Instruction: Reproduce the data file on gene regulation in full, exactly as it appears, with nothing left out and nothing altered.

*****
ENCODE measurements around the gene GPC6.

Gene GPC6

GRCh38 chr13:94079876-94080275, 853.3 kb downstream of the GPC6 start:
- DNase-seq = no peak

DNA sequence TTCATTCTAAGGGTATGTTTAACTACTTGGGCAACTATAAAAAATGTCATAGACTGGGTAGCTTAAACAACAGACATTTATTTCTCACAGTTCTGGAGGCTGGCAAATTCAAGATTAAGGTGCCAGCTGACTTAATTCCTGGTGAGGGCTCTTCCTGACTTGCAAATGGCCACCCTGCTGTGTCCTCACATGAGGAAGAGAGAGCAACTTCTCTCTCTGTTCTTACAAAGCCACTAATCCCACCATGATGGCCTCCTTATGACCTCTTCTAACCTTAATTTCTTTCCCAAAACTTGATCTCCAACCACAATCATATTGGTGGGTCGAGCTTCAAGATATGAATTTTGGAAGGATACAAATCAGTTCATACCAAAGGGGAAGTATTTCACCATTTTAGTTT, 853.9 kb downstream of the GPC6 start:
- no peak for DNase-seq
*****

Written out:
ENCODE measurements around the gene GPC6.

Gene GPC6

GRCh38 chr13:94079876-94080275, 853.3 kb downstream of the GPC6 start:
- DNase-seq = no peak

DNA sequence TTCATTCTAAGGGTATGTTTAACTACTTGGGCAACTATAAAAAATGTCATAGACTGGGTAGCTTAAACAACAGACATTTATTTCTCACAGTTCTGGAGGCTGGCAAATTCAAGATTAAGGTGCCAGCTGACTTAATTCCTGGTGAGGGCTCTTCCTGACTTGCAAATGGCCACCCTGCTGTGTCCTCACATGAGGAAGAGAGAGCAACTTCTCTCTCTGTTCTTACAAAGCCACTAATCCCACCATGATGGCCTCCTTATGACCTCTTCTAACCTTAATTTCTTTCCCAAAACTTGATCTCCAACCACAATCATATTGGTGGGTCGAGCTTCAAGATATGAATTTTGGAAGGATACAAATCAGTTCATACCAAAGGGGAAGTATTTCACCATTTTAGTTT, 853.9 kb downstream of the GPC6 start:
- no peak for DNase-seq